I have been working a lot with AngularJS lately, and wanted to share my experience integrating the jQuery isotope plugin with Angular.
This post is spurred my the discussion on the mailing list
In the app I’m currently working on I make isotope and angular work together ultimately by using a technique like this
Basically, I instantiate isotope outside of angular after document.ready in normal jQuery fashion. Inside angular land I use
ng-repeat to build my DOM. Since angular builds up the DOM before the document.ready event fires, this works just fine. The only issue is that when I add things to the DOM, I have to tell isotope to update itself.
I do this by using $broadcast to trigger an event in the directive that calls the correct isotope function that updates the DOM in isotope fashion.
The key point to notice here is that when I call the isotope function to update the DOM I have to wrap it in
$timeout with no delay. Why do we have to do this? Whats so magical about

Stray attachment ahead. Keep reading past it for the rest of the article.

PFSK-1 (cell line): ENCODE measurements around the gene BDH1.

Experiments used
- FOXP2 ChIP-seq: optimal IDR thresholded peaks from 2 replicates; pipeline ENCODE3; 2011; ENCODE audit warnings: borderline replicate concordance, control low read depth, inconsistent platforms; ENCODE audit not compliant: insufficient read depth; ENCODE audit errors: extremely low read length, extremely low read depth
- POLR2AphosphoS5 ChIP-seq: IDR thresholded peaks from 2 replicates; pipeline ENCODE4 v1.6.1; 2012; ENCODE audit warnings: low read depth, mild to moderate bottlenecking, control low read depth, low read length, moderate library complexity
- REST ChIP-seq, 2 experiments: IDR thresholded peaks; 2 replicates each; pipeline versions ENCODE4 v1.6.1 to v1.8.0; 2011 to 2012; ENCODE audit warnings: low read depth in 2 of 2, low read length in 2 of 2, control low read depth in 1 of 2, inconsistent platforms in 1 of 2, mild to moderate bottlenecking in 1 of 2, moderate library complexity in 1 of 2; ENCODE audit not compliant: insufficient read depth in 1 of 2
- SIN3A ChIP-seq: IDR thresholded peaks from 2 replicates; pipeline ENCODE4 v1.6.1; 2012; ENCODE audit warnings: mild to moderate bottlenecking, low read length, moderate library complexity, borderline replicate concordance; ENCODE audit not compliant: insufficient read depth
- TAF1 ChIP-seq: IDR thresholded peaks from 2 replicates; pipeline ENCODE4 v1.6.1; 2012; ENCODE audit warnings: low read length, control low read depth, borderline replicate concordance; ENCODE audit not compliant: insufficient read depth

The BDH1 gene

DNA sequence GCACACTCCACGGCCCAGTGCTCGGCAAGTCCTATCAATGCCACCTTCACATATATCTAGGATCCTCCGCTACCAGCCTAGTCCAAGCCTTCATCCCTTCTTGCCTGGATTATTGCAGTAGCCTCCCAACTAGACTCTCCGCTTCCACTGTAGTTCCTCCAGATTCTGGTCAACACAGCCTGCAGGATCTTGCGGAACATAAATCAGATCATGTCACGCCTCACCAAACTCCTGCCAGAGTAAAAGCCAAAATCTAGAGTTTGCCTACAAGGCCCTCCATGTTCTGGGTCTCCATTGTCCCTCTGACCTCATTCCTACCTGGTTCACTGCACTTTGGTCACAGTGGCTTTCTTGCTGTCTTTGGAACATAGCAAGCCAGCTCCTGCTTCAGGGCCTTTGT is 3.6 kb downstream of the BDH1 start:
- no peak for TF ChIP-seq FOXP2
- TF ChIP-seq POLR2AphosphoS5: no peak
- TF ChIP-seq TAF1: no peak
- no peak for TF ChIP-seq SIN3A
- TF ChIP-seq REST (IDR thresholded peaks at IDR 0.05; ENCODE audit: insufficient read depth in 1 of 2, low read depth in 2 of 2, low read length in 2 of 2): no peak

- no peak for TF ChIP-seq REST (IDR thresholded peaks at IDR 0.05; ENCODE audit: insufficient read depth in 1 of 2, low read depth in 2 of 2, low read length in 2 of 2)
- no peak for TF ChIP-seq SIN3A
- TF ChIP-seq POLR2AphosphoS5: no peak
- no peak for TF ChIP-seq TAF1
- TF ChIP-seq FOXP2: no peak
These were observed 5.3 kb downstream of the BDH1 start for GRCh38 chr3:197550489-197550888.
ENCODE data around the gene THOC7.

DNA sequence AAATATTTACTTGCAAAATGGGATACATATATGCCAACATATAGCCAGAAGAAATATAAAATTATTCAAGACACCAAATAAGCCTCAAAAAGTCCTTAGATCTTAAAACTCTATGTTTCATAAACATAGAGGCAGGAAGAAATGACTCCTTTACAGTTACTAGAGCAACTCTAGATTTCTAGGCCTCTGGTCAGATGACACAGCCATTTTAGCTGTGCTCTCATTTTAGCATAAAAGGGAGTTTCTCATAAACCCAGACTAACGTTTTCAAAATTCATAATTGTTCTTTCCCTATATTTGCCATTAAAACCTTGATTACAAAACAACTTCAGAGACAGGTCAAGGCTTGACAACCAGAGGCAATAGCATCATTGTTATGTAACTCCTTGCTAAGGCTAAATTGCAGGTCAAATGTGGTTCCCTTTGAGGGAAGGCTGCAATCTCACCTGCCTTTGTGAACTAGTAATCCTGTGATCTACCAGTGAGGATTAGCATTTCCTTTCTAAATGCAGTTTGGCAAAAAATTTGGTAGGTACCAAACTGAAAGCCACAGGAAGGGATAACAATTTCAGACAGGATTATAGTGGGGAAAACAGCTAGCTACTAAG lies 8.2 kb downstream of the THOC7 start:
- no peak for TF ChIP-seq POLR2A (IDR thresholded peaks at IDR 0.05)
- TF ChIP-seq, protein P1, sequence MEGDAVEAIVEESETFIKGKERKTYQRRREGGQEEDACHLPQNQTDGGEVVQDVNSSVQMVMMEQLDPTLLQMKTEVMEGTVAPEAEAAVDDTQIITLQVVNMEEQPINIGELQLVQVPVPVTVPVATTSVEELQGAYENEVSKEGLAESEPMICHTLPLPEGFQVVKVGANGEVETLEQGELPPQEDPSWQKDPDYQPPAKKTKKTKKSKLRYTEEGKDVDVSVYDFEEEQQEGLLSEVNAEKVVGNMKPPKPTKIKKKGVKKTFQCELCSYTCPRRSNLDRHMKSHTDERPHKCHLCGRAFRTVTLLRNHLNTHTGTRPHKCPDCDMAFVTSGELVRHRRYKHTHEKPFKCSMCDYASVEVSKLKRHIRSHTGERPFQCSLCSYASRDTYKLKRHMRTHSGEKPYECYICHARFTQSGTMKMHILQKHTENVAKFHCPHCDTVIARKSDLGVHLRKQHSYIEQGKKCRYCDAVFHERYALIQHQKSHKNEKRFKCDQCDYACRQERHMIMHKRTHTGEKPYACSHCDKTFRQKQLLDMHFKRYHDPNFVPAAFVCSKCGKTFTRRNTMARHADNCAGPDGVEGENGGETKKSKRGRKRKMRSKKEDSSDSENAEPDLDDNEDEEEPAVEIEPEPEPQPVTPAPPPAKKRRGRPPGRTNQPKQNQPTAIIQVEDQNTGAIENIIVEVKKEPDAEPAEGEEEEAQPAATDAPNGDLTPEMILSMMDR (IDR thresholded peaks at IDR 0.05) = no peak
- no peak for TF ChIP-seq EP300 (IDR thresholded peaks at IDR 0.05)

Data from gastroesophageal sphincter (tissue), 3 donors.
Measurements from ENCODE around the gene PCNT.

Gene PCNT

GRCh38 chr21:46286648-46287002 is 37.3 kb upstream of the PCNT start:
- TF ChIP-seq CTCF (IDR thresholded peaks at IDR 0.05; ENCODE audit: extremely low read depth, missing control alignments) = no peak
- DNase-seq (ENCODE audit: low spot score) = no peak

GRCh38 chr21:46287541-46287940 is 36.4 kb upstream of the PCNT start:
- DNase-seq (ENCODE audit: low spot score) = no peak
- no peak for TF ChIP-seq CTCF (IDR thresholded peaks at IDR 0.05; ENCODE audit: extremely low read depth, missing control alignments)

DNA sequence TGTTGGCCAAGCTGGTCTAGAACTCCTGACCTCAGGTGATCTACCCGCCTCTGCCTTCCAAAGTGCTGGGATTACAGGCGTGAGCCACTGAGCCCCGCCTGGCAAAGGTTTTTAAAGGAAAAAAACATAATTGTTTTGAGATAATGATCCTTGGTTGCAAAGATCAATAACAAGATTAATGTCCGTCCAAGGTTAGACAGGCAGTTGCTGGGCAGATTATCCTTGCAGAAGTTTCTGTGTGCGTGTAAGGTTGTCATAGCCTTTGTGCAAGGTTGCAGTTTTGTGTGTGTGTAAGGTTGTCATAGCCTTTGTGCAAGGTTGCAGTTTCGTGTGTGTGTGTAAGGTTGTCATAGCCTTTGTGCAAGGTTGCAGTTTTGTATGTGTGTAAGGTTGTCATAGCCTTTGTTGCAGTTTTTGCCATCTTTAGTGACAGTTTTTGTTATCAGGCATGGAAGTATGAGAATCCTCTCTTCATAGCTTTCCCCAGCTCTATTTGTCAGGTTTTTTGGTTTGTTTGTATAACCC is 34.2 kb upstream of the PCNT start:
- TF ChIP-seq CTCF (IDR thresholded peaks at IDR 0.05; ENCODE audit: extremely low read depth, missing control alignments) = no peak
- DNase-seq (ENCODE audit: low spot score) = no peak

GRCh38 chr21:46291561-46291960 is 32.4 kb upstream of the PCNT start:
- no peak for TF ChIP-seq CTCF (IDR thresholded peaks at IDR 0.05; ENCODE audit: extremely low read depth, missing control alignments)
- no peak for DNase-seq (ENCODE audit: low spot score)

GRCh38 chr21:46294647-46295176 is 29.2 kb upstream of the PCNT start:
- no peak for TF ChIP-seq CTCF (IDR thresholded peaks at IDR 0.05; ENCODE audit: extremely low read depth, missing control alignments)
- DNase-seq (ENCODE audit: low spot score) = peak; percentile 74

Well, most of the magic that makes two way bindings work in angular happen asynchronously. So what is happening here is that when I want isotope to update the DOM, there is no new DOM elements for it to update yet.
This is the basic flow of events without
- Angular kicks off its code to update the DOM asynchronously.
- Isotope DOM update code runs but Angular hasn’t updated the DOM yet.
Here is the basic flow of events with
- Angular kicks off its code to update the DOM async.
- Call to isotope DOM update is wrapped in timeout, so its moves to bottom of the async stack
- Angular DOM update completes because its next in the async stack.
- Isotope DOM update completes with the correct DOM nodes because its last in the async stack (usually, if no other
$timeout’s was called)
So basically when you wrap a function in $timeout you push that call to the bottom of the browsers async stack, so in this case the isotope call will be called (hopefully) when angular is done updating the DOM.
Ultimately though, I usually don’t like to call
$timeout because it feels somewhat hackish, and you can get into trouble if you abuse it and call it in another callback function and forget that code was already moved down the stack.
Sometimes you might figure out a way to not use
$timeout, as Max did by just not using ng-repeat like this
In the end I found this solution to be the best for my tastes.
It still uses
$timeout but it doesn’t call isotope outside of angular, it keeps everything inside angular which is nice.
Hopefully this was a good explanation of when you might want to use
$timeout in places you wouldn’t normally.